Smells like Trojan spirit
That isn’t the collective smell of Trojans soccer shin pads or a pile of the Trojans’ hockey bags desperately awaiting a wash, it is the glorious stench of SAIT spirit as the school is trying to awaken the Trojan force that lies within every student.
SAITSA vice-president of student life Jose Landaverde said that as a student last year, the Trojan soul was in desperate need of a shot of adrenaline.
“There wasn’t any [pride]. It was tough to see it,” said Landaverde. “There were certain events, where maybe the hype was lacking, but the potential was definitely there.”
Apathy has a particular effect on SAIT athletes, who would like to see students become more enthusiastic about the red and white.
Mohamed Mbailelem, second-year administrative information student and member of the SAIT Trojans men’s basketball squad said he was consistently disappointed last season by the dismal crowds at home games.
“I do expect a lot more to be honest. Students are not really involved in sports. Not a lot of people come. Our facility is really nice, yet [other teams] get more fans,” said Mbailelem.
Mbailelem referenced Medicine Hat College, a school which he said has managed to generate a strong fan base for home games that, for many athletes, can make a significant difference.
“It helps a lot. I play harder when people are there,” said Mbailelem.
Medicine Hat College Students’ Association vice-president of student life Richelle Oerlemans said the school’s campus life events committee hosts events such as the recent Black & Gold Spirit Day (the school’s official colours) where they gave away free popcorn, gave students the opportunity to enter draws for prizes, and encouraged everyone to cheer on the Rattlers at their upcoming home games.
The idea of reeling students in with unique methods is not lost on SAIT campus. SAIT athletics manager, Mark Pretzlaff discussed the cheer challenge initiative that originally was used by SAIT for games against Mount Royal University, but because MRU is no longer in SAIT’s division, the cheer challenge has branched out as a way to encourage students to come up with wacky costumes, cheers or however else they wish to display their loyalty to the men and women of Troy.
Along with the cheer challenge, SAITSA opened the Gateway for the recent men’s and women’s soccer games on Sept. 30, offering a limited menu and drinks with the hope that again, more fans would attend. Landaverde said although it was an experiment, he hopes it can become a regular occurrence to appease those who wish to watch soccer from the Gateway balcony.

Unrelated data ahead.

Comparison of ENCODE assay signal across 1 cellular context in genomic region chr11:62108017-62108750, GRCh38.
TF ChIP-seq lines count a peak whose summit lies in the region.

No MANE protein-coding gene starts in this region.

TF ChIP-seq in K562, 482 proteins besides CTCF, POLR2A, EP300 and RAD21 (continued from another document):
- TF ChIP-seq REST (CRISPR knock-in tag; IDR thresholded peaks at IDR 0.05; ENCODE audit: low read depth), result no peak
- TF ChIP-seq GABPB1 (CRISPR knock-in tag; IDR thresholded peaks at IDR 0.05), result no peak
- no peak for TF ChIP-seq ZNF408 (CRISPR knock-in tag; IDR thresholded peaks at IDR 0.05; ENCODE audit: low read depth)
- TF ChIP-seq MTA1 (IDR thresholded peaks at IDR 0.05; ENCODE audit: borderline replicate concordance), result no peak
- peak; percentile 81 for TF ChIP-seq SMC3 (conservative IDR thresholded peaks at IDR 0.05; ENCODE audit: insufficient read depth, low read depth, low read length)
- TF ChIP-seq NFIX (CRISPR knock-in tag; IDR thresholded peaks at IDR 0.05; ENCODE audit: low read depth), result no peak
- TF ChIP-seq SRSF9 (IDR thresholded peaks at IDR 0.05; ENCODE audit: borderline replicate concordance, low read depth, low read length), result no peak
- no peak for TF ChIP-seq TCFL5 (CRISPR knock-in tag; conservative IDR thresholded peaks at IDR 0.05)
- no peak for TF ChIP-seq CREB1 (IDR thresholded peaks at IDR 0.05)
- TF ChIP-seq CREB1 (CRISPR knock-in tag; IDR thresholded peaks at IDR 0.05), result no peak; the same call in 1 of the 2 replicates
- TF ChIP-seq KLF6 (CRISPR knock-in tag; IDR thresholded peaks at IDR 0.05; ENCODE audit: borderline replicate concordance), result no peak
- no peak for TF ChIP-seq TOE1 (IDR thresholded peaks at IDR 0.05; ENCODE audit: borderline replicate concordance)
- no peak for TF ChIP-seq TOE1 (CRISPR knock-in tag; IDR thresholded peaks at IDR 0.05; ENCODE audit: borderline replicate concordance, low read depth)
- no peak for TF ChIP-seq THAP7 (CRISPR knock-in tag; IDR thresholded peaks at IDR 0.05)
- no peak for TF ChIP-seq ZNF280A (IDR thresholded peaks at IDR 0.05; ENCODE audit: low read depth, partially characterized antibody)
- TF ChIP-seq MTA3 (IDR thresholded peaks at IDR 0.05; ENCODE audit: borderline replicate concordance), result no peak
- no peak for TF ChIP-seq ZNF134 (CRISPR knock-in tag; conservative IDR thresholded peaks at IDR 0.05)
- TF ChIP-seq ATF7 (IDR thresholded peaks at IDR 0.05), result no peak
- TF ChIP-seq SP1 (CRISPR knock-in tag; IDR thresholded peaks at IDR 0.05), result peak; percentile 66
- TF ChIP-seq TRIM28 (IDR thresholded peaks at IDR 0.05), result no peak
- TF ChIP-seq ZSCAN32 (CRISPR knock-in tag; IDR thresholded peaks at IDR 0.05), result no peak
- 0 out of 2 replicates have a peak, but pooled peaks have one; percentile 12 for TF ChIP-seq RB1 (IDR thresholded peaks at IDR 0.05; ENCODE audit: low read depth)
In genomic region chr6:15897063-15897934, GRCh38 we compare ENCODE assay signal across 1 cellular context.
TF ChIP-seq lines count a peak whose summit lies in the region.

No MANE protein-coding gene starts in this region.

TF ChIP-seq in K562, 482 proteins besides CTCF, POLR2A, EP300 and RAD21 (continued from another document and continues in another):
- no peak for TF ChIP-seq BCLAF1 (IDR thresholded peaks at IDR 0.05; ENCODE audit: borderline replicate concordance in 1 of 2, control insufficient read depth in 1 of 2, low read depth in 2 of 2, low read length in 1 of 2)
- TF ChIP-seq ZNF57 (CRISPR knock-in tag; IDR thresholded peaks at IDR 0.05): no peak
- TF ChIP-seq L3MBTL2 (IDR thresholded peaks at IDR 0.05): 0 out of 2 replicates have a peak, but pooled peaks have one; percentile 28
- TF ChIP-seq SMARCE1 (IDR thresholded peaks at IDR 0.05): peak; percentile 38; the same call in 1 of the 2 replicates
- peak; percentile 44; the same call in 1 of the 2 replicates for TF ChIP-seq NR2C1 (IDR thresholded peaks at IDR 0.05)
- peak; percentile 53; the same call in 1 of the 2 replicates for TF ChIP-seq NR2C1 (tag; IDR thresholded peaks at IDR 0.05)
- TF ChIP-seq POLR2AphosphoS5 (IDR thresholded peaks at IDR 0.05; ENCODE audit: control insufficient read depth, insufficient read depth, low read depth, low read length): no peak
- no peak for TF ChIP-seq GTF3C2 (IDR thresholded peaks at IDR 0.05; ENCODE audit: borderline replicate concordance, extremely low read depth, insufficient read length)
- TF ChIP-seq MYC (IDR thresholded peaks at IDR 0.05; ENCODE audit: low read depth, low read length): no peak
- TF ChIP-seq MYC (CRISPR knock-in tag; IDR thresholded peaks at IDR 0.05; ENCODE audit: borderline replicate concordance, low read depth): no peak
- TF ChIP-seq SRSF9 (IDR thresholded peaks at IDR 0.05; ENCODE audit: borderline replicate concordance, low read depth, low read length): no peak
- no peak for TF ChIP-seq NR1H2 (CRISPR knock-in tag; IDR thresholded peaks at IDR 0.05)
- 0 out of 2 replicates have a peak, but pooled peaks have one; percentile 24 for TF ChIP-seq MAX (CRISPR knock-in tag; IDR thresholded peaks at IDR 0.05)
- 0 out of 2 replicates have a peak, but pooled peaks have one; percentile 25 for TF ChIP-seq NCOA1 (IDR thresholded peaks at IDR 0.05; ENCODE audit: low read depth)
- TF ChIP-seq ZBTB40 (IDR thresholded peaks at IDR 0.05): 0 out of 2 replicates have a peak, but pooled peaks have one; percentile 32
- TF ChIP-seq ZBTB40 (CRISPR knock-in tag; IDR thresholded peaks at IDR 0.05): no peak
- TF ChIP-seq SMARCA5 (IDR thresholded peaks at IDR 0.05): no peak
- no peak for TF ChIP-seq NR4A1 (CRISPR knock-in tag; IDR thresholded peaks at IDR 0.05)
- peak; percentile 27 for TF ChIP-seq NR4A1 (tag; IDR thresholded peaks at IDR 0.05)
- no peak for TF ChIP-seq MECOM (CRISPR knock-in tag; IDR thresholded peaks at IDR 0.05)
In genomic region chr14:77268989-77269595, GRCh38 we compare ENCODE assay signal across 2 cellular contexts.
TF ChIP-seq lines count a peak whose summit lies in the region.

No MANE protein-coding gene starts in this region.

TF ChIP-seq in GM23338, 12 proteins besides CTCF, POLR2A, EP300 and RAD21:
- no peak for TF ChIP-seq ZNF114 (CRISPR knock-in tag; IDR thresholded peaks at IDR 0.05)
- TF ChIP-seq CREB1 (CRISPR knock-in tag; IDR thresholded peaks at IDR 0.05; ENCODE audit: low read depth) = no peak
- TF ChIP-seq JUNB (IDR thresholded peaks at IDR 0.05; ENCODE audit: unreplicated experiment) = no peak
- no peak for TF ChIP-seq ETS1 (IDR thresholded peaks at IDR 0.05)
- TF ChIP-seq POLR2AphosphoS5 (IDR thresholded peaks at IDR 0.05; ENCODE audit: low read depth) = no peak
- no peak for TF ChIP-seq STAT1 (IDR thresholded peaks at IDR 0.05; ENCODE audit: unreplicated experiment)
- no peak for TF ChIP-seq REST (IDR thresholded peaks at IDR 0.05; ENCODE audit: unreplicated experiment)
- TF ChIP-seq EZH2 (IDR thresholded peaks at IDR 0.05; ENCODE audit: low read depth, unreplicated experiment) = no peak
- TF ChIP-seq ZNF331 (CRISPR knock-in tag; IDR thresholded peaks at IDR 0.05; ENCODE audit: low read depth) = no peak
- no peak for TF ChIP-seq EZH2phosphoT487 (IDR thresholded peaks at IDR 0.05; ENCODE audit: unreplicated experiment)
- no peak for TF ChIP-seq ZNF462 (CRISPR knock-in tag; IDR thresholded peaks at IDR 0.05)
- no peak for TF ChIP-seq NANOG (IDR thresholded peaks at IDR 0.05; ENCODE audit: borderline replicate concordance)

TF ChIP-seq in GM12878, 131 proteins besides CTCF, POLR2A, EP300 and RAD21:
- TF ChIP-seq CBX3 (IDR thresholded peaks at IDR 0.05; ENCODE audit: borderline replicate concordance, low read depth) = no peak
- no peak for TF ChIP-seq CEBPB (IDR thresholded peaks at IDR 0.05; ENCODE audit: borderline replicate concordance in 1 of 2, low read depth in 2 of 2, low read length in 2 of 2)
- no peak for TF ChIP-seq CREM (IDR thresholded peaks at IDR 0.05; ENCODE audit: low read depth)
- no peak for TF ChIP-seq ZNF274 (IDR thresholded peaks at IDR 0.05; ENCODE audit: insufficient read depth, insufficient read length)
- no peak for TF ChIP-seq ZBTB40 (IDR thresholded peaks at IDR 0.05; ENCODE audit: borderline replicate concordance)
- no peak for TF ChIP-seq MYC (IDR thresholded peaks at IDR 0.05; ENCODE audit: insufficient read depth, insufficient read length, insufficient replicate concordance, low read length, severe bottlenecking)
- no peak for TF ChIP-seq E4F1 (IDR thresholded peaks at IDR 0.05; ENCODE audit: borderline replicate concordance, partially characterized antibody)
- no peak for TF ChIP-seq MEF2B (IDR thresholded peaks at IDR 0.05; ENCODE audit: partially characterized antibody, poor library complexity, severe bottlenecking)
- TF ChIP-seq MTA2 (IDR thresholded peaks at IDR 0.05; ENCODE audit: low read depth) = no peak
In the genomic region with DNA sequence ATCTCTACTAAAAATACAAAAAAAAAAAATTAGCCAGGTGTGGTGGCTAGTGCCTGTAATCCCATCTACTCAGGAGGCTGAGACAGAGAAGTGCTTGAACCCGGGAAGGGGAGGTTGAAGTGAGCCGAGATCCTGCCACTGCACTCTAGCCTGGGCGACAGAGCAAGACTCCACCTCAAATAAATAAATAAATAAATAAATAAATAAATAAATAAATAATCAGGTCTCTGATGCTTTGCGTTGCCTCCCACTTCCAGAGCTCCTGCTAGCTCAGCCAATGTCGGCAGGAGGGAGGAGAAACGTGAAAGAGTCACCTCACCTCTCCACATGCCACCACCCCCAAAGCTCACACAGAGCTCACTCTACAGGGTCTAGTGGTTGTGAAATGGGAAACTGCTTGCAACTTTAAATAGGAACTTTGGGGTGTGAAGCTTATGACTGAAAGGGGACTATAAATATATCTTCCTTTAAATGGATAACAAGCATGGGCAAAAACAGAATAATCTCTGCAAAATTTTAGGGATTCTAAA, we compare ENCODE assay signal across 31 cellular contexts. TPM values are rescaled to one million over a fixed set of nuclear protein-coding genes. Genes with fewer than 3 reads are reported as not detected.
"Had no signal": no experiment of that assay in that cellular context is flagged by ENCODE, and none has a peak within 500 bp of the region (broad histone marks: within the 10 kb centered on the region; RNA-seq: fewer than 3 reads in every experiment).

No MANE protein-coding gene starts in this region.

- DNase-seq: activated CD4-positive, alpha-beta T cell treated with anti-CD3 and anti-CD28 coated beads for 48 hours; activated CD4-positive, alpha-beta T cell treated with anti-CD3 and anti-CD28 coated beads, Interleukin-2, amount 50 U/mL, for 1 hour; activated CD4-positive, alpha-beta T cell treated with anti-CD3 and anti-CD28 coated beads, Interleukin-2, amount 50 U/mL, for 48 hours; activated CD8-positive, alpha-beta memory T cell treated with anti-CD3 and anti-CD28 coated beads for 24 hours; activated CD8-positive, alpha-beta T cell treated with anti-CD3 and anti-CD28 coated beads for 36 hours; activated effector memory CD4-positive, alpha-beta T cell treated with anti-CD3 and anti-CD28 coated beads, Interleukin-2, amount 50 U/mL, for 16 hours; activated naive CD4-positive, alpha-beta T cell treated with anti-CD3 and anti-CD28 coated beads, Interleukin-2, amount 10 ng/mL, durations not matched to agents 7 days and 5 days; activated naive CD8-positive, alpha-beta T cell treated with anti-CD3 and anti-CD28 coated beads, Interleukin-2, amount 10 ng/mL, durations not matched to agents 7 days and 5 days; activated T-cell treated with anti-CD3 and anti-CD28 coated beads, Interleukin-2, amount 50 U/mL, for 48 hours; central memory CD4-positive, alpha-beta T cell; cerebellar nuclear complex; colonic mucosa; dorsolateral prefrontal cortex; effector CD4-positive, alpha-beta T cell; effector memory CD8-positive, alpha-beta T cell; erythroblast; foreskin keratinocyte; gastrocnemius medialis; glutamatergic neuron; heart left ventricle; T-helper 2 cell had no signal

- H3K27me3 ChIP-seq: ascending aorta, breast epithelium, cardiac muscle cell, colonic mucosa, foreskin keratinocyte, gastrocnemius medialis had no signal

What Landaverde finds is the biggest obstacle in revving the Trojan-student engine, is the fact that SAIT offers predominantly two-year diploma programs. The two years may give students little opportunity to forge a connection with their school as opposed to a school such as the University of Alberta, where four-year programs are much more prominent.
To work students into a frenzy, over the past few years the U of A has held a mass dodge-ball game in an attempt to find a spot in the Guinness Book of World Records. Two years ago, the school managed to draw over 4,500 students to the match and successfully solidified their place in the history books. However, the record was recently smashed by a school in California, which has divided the provincial university on whether or not they should go for reclaiming their record, or try their hand at something else.
“There has been a lot of buzz about it. Some are saying it is time to look at a new record. Some students, if not more [than those seeking a new record] want that record back,” said Simon Yackulic, external communications and media advisor of the U of A Students’ Union. Regardless of the outcome, the unique idea to compete in something on such a grand scale managed to unite the U of A students.
So whether it is the SAIT cheer challenge, the opening of the local school pub, or even a mass dodge ball expedition, Landaverde said he is determined to ensure everyone at SAIT is committed to raising the SAIT spirit to new heights.
“How can we pack those stands? How can we promote those athletes that have chosen to come here? They literally wear their school spirit on their sleeves – we have to do more and I will do my absolute best.”